Egyptian military

Egypt's judiciary really was out to get the Muslim Brotherhood.

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Business as Usual

Since the revolution that toppled Hosni Mubarak last year, the Egyptian military—which occupies a key role in the new government—has not exactly distinguished itself on questions of human rights. According to Human Rights Watch, security forces continue to assault and imprison activists who criticize the military. Protesters are regularly beaten and in some cases killed, and the government’s abhorrent treatment of women is becoming a major cause for concern.

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It is not actually his region. Still, with the arrogance that is so characteristic of his behavior in matters he knows little about (which is a lot of matters), he entered the region as if in a triumphal march. But it wasn’t the power and sway of America that he was representing in Turkey and in Egypt. For the fact is that he has not much respect for these representations of the United States. In the mind of President Obama, in fact, these are what have wreaked havoc with our country’s standing in the world.

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There are so many things wrong with the Libyan intervention that it is hard to know where to begin. So, a few big things, in no particular order: First, it is radically unclear what the purpose of the intervention is—there is no endgame, as a U.S. official told reporters. Is the goal to rescue a failed rebellion, turn things around, use Western armies to do what the rebels couldn’t do themselves: overthrow Qaddafi? Or is it just to keep the fighting going for as long as possible, in the hope that the rebellion will catch fire, and Libyans will get rid of the Qaddafi regime by themselves?

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The massive protests that forced Egyptian President Hosni Mubarak’s departure have been widely described as a revolution. And that’s fine. If there is an Internet revolution, a Reagan revolution, and even an Obama revolution, then there has certainly been an Egyptian revolution. But there is another meaning of revolution that applies specifically to events like the French, Russian, or Chinese Revolutions. In this sense of the word, Egypt has not yet had a revolution; and the success of the protests will depend ultimately on whether it does have one.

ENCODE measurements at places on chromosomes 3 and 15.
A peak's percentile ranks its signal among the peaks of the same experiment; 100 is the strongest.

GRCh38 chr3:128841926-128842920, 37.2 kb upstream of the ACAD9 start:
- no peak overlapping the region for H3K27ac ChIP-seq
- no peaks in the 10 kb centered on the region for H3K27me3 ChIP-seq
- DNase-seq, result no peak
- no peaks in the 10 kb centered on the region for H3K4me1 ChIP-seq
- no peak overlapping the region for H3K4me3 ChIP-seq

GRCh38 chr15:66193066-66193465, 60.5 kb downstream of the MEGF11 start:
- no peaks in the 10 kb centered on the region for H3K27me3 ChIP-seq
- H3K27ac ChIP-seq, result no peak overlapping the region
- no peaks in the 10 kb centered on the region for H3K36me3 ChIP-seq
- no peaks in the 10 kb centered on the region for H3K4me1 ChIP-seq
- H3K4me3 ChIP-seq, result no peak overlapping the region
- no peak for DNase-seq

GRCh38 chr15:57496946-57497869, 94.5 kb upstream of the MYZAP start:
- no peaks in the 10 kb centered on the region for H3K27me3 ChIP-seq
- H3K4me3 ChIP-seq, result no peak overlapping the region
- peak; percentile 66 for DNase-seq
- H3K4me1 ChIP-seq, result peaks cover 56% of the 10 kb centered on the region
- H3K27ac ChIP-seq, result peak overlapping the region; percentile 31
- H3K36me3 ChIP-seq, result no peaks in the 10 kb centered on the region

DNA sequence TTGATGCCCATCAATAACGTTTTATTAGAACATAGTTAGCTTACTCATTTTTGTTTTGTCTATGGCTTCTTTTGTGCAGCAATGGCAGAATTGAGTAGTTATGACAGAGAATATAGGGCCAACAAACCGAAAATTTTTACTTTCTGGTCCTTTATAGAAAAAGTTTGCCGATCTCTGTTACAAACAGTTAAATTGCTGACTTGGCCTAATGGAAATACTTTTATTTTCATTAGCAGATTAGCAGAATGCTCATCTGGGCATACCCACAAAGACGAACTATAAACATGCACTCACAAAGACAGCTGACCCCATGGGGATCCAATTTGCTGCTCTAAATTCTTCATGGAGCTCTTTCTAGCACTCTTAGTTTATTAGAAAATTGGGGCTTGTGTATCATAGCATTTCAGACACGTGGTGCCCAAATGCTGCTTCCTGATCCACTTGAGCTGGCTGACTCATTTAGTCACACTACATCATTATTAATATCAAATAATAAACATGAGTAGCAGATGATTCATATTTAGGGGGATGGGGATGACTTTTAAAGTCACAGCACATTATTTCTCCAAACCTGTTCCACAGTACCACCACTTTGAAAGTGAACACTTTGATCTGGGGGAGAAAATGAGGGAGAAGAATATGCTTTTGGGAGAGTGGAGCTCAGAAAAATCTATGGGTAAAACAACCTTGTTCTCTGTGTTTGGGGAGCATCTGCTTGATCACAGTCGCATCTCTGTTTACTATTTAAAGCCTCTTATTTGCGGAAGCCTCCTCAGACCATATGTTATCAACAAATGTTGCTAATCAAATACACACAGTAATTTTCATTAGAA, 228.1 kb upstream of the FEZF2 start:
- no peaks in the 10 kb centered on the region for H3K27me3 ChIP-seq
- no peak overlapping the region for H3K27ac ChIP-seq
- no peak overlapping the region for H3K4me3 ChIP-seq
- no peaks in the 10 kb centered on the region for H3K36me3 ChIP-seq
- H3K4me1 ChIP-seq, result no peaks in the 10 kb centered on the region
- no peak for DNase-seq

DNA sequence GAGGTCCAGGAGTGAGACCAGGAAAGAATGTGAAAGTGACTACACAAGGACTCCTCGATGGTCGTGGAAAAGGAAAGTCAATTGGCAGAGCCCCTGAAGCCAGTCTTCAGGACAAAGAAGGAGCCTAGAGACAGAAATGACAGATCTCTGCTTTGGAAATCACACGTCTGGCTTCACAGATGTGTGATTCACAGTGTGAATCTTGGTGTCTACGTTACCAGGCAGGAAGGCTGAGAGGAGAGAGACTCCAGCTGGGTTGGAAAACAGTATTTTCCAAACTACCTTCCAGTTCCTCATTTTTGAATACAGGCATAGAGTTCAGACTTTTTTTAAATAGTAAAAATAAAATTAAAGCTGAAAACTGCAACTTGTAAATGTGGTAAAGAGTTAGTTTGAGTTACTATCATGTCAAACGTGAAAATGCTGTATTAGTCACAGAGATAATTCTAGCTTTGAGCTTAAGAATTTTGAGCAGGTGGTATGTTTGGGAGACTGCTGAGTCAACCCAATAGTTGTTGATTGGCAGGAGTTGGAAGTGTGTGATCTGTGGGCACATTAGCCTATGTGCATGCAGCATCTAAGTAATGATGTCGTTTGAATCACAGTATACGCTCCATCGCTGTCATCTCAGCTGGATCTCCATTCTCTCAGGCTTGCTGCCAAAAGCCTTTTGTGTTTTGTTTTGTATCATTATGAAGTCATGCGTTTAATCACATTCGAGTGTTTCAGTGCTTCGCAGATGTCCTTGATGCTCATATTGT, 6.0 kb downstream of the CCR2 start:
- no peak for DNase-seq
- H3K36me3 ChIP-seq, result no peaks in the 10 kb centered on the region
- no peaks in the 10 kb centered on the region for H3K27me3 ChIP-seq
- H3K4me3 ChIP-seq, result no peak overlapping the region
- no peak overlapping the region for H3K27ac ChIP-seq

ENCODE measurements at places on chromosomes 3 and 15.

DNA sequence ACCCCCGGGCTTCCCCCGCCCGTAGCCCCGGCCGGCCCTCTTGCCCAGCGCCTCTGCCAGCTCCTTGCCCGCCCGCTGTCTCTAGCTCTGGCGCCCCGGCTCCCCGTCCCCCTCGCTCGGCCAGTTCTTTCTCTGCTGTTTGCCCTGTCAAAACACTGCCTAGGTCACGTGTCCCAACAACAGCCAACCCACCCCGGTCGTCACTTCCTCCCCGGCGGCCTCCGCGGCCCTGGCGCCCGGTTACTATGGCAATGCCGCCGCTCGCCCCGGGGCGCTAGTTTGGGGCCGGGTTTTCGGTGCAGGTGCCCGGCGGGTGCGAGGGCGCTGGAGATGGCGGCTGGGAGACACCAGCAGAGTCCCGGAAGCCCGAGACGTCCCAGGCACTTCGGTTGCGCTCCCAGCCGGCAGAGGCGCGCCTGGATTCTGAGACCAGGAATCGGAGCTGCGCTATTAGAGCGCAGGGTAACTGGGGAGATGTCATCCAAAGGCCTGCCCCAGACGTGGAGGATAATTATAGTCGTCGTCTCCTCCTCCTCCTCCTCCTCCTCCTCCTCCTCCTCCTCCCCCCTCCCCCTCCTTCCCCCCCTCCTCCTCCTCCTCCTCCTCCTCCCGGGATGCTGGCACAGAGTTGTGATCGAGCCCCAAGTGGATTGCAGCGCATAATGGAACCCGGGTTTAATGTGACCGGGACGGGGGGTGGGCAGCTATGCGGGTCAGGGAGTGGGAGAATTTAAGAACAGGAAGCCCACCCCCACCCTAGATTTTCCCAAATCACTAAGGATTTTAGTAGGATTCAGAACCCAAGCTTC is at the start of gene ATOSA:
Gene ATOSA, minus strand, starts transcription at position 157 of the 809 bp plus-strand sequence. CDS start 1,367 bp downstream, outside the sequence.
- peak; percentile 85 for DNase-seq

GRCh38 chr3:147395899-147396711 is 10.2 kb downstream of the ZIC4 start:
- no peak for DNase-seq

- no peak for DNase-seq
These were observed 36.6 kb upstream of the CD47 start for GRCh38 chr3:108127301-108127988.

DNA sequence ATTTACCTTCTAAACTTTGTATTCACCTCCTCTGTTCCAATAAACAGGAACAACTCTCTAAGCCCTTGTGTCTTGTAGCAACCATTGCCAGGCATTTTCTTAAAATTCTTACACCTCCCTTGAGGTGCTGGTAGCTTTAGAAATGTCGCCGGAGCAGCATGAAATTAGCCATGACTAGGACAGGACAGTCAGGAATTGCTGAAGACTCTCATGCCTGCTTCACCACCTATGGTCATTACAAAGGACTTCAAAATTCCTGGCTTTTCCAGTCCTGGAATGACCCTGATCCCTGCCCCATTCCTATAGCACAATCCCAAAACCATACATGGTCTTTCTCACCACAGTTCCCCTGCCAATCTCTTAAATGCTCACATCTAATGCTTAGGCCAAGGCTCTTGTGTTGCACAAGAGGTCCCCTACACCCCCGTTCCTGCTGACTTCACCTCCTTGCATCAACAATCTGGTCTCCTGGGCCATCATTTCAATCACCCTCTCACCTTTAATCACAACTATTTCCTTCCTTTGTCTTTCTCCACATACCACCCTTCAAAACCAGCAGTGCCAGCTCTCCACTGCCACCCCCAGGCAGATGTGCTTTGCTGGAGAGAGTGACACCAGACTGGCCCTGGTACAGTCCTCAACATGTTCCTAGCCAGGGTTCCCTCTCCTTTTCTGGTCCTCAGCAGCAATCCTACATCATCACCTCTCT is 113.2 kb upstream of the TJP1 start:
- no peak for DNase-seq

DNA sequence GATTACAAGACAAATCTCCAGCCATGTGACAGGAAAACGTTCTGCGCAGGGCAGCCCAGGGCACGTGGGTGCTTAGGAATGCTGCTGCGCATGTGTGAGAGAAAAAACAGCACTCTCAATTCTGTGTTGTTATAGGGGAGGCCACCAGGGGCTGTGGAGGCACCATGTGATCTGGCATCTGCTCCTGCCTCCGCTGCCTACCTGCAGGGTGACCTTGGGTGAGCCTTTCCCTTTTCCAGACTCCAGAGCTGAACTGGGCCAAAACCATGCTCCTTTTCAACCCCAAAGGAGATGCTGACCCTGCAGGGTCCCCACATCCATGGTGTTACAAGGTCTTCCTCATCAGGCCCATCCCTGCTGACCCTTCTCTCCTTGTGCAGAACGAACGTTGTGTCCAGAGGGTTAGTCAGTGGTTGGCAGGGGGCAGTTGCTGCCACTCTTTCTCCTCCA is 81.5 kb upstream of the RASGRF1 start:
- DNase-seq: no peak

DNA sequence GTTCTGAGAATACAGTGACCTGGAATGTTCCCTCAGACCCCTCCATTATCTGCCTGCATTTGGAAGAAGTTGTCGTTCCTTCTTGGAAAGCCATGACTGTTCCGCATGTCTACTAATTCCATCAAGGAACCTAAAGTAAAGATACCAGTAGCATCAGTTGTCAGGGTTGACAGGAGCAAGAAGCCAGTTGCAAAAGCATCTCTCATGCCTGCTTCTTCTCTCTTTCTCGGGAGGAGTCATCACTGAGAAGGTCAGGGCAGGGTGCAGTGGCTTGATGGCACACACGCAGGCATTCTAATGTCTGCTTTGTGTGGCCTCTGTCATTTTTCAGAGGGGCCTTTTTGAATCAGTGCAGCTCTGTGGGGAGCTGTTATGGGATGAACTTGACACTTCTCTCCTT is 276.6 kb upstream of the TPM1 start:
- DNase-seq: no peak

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When Hosni Mubarak announced last night he planned to stay in office until September, the Obama administration appeared totally shocked. Why? Almost certainly because the administration has been working closely with the Egyptian military, and the military was shocked as well: Maj. Gen.

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On the surface, it seems as if tomorrow's Egyptian elections will be a dreary formality. Although the official campaigning period for the Shura Council, Egypt’s upper house of parliament, has been going for two weeks, the streets of Cairo are noticeably silent. The only overt evidence of political gamesmanship is the paraphernalia of the ruling party’s candidates plastered in the city’s central squares. Campaigns here tend to be lackluster because they don't usually matter.

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The Party Line

Russia and the Arabs: Behind the Scenes in the Middle East from the Cold War to the Present By Yevgeny Primakov Translated by Paul Gould (Basic Books, 418 pp., $29.95) Over the decades, many people in the West, and certainly most Israelis, came to view the Soviet Union and then Russia as a force for ill, if not evil, in the Middle East, and perhaps farther afield as well.

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